The experimental and clinical applications of cytokines, as biologic response modifiers and therapeutic agents, have been greatly expanded in recent years. Some cytokines, such as tumor necrosis factor and interferon alfa, have direct antitumor activity. Other cytokines affect tumor immune responses by lymphokine-activated killer cells, tumor-infiltrating lymphocytes, and activated natural killer cells. Cytokines have been used to activate immune cells ex vivo prior to adoptive transfer or have been given concurrently with activated effector cells. Phase I and phase II trials of cellular adoptive therapy, with IL-2 activated killer cells, for the treatment of renal cell carcinoma and melanoma have demonstrated feasibility and regression of metastasis in some patients. Modest results, significant morbidity, and high cost have hampered widespread adoption of these techniques.
Interferon alfa is used in hairy cell leukemia, chronic myelogenous leukemia, Kaposi’s sarcoma, and chronic active hepatitis B and C. Interferon beta is used for multiple sclerosis and interferon gamma for the treatment of chronic granulomatous disease. Constitutional symptoms are common with cytokine therapy, and in some instances toxicity is considerable.
Tumor Necrosis Factor (TNF) Antagonists
Several approaches have been developed to mitigate the biologic effects of TNF, a cytokine produced by macrophages and other antigen-presenting cells. TNF activates gene expression of proinflammatory mediators, up-regulates adhesion molecule expression, stimulates neutrophil function, possesses antitumor and antiviral activity, and is an endogenous pyrogen. In addition to its proinflammatory properties, TNF has been associated with induction of matrix metalloproteanases, alterations in vascular permeability and angiogenesis, leading to bone resorption, cartilage degradation, and rheumatic joint disease. Two molecules have been designed to inhibit binding of TNF to its cellular receptor and thereby reduce its cellular and biologic effects. Etanercept is a dimeric construct - containing the soluble TNF receptor - joined to the Fc domain of a human IgG molecule. Infliximab is a chimeric antibody molecule containing a human Fc domain and a murine variable region. Both are disease-modifying antirheumatic drugs (DMARDs) that have been shown to slow joint destruction and markedly decrease symptoms of rheumatoid arthritis. Etanercept has shown efficacy in ankylosing spondylitis. It must be administered by subcutaneous injection twice weekly; infliximab is given intravenously every 2 months.
Soluble IL-1 Receptor Antagonist
Anakinra, a recombinant, nonglycosylated soluble IL-1 receptor antagonist, competitively inhibits the binding of IL-1 to its cellular receptor. IL-1 is a major immunomodulatory cytokine, proinflammatory agent, and endogenous pyrogen. Through receptor blockade, anakinra has proved to be anti-inflammatory and efficacious in the treatment of rheumatoid arthritis.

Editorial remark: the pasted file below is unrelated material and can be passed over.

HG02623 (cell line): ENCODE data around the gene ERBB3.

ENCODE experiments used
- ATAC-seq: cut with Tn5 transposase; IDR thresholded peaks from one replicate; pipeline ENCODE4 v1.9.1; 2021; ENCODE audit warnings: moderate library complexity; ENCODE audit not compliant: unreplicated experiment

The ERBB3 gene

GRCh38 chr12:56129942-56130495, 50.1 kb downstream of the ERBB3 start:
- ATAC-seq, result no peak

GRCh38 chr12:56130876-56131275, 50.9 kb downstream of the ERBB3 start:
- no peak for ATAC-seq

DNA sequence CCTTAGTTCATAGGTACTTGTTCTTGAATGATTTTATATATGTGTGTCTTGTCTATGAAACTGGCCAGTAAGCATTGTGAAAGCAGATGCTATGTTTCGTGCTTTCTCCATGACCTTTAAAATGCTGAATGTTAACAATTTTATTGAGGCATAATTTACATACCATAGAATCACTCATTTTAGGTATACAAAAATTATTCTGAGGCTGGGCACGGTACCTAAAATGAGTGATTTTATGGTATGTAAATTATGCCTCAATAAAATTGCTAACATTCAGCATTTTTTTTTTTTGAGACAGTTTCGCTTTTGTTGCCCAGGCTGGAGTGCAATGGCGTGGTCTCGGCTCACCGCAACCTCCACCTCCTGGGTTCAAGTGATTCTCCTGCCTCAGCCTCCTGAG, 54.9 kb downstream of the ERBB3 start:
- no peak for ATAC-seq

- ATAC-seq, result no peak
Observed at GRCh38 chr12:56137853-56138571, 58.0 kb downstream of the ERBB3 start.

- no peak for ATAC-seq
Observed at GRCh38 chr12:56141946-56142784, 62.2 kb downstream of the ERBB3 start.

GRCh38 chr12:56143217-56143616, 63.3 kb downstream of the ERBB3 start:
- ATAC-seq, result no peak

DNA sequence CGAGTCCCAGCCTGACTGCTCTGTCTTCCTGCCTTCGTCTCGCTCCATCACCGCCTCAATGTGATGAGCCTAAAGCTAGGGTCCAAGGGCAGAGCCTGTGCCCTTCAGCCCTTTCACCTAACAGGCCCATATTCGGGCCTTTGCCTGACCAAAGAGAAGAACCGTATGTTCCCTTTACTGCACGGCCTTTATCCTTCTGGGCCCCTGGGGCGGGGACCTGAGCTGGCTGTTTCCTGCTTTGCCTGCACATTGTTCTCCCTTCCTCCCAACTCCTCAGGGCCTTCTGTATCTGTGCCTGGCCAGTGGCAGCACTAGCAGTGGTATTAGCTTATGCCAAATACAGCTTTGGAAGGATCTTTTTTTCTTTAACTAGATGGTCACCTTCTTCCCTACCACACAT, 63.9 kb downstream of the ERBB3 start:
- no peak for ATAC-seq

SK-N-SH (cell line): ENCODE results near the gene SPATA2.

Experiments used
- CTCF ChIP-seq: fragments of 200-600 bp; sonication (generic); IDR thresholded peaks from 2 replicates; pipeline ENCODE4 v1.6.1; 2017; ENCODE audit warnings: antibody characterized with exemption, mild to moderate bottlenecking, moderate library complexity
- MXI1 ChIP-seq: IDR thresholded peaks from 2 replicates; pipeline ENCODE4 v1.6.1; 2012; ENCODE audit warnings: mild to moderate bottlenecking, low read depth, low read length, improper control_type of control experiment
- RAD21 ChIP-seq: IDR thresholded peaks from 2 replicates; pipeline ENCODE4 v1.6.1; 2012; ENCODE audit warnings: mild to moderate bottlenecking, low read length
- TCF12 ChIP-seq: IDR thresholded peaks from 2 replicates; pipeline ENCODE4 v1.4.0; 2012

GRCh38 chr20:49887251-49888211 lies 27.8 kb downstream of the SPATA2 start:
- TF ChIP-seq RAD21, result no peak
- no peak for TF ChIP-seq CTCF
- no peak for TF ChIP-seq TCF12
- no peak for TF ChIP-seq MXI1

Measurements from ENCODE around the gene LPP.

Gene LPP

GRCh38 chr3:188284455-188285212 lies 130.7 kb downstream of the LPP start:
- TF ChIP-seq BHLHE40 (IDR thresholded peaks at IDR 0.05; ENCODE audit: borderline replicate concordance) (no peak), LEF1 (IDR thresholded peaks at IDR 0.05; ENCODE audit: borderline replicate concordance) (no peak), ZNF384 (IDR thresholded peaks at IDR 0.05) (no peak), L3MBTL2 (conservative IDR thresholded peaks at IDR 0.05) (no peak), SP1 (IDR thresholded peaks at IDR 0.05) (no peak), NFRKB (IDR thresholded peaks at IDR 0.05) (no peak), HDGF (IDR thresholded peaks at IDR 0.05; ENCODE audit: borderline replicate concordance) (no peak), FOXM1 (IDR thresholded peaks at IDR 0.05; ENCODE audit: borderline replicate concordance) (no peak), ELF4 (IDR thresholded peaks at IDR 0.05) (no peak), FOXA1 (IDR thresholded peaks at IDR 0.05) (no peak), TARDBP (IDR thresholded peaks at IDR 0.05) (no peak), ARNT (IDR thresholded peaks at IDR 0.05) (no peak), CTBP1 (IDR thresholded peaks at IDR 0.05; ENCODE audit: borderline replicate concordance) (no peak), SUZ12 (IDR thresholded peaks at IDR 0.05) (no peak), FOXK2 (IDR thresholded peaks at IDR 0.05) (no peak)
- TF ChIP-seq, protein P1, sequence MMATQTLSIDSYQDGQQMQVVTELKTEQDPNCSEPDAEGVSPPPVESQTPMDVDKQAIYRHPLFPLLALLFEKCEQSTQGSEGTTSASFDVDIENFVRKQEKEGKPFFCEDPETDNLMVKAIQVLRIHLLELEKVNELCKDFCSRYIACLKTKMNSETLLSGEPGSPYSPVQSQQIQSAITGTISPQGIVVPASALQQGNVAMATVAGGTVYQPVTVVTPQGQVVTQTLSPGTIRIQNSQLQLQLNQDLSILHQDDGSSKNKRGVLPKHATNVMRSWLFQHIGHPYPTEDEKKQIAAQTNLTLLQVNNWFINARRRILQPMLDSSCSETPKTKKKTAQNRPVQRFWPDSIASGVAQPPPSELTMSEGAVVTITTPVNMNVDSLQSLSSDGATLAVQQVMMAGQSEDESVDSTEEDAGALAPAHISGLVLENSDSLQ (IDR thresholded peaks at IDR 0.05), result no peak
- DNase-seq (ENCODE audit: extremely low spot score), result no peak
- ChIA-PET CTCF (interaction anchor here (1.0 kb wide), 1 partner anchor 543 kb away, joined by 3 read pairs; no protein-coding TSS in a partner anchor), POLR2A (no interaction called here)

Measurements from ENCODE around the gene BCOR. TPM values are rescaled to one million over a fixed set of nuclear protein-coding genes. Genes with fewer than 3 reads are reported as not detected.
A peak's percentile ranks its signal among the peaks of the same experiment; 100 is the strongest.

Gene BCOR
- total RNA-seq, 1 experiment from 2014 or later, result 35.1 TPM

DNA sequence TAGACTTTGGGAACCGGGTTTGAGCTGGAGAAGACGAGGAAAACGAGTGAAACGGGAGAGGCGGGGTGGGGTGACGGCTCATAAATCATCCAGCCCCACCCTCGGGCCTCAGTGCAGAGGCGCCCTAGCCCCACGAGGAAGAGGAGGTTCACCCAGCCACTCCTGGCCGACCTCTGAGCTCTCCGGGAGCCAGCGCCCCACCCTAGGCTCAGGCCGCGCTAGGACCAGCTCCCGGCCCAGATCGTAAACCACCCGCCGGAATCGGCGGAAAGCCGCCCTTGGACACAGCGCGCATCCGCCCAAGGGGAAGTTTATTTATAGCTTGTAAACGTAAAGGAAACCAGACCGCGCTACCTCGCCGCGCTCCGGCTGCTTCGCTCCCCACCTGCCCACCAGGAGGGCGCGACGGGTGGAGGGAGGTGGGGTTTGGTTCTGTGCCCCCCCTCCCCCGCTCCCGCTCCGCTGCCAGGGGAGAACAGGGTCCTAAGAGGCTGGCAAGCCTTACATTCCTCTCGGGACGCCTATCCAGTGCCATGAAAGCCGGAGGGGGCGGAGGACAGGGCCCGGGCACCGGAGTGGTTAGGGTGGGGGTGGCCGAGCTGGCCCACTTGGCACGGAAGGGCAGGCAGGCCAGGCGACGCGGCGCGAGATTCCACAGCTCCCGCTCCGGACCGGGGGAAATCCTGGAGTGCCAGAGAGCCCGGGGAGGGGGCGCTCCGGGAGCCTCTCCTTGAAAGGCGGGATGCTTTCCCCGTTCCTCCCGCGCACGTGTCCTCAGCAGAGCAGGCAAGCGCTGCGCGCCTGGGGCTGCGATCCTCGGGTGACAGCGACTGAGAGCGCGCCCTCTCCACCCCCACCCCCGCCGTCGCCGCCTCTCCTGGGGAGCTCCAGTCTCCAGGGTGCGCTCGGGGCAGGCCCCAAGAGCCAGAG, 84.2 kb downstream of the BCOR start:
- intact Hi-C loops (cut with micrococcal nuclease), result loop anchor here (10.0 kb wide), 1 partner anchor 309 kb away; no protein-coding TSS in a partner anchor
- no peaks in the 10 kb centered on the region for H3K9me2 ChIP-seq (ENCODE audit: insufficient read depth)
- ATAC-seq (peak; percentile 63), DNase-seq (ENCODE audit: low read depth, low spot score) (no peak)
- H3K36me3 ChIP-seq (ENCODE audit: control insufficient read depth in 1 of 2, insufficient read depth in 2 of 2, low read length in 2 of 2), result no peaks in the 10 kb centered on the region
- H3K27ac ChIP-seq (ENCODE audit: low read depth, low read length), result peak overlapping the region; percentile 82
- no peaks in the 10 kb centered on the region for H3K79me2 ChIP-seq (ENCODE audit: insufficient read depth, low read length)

Omalizumab is a recombinant, humanized, murine monoclonal antibody with affinity for human IgE. By binding to the Fc-binding domain of circulating serum IgE, omalizumab prevents IgE binding to Fc-receptors on human mast cells. With ongoing subcutaneously injected treatment, tissue mast cells are effectively “disarmed” and less capable of activation through allergen-IgE interactions. Both early and late phase allergic reactions can be suppressed, and omalizumab has shown to be effective for control of symptoms, improvement in pulmonary function, and improvement in quality of life for patients with allergic asthma and allergic rhinitis. Improvement is not sustained after cessation of therapy, and chronic treatment is necessary for long-term disease control.
Intravenous Gamma Globulin
Immune globulin IV (IGIV) has numerous immunomodulatory and anti-inflammatory activities and is the standard of care for immunologically mediated disorders such as Kawasaki’s syndrome and for antibody replacement in humoral immunodeficiency. When used in humoral immunodeficiency, serum IgG levels can become normal but the IGIV contains virtually no IgM and only traces of IgA.
Each lot of IGIV produced from donated serum contains millions of antibody specificities, reflecting the humoral immune repertoire from thousands of normal blood donors. Most current products undergo numerous purification and viral inactivation steps, including solvent-detergent treatment or pasteurization. The antibody reactivities can be directed against a wide range of foreign and self antigens. In addition to the above disorders, IGIV is effective in Guillain-Barre syndrome, immune-mediated neuropathies, idiopathic thrombocytopenic purpura, pediatric HIV infection, and after bone marrow transplantation. Many other potential indications have been supported only by anecdotal reports or uncontrolled trials.
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Revision date: June 20, 2011
Last revised: by Dave R. Roger, M.D.